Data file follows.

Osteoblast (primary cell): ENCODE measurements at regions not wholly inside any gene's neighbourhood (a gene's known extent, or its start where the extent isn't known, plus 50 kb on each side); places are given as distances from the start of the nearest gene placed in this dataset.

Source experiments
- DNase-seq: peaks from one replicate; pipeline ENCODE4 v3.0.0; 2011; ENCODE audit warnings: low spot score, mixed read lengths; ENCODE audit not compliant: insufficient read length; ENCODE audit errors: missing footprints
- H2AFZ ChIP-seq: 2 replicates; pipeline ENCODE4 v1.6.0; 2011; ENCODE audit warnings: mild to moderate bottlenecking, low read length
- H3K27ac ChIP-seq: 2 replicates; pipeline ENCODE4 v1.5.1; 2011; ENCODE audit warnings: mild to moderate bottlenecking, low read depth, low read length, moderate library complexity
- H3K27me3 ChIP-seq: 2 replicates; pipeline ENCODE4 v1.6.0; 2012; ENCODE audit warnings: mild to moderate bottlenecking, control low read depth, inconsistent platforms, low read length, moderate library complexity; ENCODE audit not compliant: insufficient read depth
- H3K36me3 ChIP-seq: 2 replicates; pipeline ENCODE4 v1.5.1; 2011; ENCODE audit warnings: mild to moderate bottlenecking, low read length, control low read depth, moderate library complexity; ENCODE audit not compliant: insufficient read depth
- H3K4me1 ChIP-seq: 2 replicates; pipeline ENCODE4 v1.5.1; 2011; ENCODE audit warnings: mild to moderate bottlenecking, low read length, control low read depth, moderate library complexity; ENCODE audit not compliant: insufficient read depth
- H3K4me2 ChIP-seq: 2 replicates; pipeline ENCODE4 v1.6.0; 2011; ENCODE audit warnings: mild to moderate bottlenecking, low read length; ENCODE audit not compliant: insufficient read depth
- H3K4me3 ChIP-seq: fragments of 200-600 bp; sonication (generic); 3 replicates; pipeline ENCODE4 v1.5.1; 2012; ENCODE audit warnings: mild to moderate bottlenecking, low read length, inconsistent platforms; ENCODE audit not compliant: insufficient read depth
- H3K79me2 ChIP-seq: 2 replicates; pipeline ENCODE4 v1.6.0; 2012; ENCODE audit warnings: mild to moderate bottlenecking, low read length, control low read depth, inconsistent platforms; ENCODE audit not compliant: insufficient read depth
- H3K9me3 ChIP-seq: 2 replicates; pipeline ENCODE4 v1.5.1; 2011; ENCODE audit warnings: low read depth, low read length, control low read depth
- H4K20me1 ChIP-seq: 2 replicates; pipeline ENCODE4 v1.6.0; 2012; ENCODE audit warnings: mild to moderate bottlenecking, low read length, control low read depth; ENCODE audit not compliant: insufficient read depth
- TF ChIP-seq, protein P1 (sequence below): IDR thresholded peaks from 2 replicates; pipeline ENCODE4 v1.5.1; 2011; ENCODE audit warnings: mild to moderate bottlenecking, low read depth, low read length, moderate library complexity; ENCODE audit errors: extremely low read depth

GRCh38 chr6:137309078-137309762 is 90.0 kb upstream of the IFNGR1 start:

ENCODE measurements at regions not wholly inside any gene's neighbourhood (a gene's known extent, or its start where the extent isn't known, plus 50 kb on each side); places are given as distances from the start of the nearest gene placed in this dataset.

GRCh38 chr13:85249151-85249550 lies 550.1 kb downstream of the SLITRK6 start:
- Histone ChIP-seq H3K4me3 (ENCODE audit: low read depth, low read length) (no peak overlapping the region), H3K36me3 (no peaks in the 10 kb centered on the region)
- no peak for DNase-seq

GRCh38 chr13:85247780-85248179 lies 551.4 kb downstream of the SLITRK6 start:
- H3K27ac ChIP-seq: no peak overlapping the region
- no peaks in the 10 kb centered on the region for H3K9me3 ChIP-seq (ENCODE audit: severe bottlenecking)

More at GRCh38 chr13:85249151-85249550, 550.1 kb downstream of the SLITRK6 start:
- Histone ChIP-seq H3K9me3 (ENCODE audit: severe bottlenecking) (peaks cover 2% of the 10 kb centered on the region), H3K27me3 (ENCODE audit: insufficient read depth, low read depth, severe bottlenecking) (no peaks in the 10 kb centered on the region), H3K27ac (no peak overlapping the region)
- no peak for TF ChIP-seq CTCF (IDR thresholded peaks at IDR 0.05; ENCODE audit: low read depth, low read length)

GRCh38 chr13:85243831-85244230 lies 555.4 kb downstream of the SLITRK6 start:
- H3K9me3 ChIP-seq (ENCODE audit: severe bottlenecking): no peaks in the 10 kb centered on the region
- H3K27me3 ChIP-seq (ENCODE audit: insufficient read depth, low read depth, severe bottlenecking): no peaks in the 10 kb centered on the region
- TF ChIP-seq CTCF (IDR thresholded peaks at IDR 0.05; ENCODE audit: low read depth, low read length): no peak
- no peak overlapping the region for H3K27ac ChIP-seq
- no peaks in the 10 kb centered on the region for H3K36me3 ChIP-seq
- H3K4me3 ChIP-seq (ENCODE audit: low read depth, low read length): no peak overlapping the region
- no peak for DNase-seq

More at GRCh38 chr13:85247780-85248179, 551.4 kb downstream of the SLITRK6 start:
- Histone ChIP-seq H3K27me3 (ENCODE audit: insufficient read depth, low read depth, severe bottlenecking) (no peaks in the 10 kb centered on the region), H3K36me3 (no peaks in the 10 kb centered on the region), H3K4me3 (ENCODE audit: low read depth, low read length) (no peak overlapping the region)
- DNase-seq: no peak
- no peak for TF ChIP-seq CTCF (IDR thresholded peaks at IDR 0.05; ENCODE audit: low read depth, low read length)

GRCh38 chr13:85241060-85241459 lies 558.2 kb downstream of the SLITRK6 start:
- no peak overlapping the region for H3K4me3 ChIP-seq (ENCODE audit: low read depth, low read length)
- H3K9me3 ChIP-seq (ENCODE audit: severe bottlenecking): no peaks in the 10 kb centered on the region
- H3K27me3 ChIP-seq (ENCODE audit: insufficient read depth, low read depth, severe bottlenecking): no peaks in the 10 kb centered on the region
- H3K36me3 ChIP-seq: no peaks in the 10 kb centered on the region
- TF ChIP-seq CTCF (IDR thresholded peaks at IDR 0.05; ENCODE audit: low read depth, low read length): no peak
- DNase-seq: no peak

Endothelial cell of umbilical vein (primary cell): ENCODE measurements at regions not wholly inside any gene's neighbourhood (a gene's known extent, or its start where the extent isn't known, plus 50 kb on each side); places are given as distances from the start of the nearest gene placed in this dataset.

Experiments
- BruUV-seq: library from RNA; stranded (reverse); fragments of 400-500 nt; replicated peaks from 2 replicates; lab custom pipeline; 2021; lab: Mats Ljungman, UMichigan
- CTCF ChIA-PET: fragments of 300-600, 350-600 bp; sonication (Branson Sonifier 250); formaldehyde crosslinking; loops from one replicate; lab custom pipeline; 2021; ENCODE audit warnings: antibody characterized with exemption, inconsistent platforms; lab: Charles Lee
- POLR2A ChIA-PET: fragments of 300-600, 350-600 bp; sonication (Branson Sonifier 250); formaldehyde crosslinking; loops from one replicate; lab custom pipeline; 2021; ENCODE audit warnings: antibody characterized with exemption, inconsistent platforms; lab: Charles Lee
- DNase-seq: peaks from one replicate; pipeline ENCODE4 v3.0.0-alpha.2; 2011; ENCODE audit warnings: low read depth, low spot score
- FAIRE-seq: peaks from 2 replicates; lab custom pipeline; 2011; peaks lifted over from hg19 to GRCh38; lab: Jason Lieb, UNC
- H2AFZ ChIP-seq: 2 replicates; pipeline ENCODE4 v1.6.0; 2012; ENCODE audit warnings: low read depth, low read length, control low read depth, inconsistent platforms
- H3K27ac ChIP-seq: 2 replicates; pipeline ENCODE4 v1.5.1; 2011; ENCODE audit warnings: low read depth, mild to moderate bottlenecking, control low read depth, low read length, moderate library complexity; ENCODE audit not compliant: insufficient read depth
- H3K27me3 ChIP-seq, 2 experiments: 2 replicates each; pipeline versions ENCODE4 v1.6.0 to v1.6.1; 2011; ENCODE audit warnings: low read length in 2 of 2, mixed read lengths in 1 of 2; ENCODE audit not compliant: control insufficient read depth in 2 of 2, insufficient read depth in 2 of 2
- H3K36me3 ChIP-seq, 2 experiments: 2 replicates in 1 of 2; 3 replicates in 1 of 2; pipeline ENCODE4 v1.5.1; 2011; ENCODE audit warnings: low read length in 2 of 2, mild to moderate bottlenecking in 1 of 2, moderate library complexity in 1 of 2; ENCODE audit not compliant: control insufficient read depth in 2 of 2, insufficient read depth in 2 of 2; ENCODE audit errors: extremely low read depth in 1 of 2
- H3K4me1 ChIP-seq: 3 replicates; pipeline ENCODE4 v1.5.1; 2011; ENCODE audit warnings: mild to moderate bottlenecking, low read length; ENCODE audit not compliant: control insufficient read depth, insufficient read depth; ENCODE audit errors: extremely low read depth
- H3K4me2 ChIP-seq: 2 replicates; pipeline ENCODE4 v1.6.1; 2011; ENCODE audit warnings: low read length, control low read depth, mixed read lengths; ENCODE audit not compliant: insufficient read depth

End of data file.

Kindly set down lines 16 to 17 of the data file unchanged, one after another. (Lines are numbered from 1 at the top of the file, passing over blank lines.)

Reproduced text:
ENCODE measurements at regions not wholly inside any gene's neighbourhood (a gene's known extent, or its start where the extent isn't known, plus 50 kb on each side); places are given as distances from the start of the nearest gene placed in this dataset.

GRCh38 chr13:85249151-85249550 lies 550.1 kb downstream of the SLITRK6 start: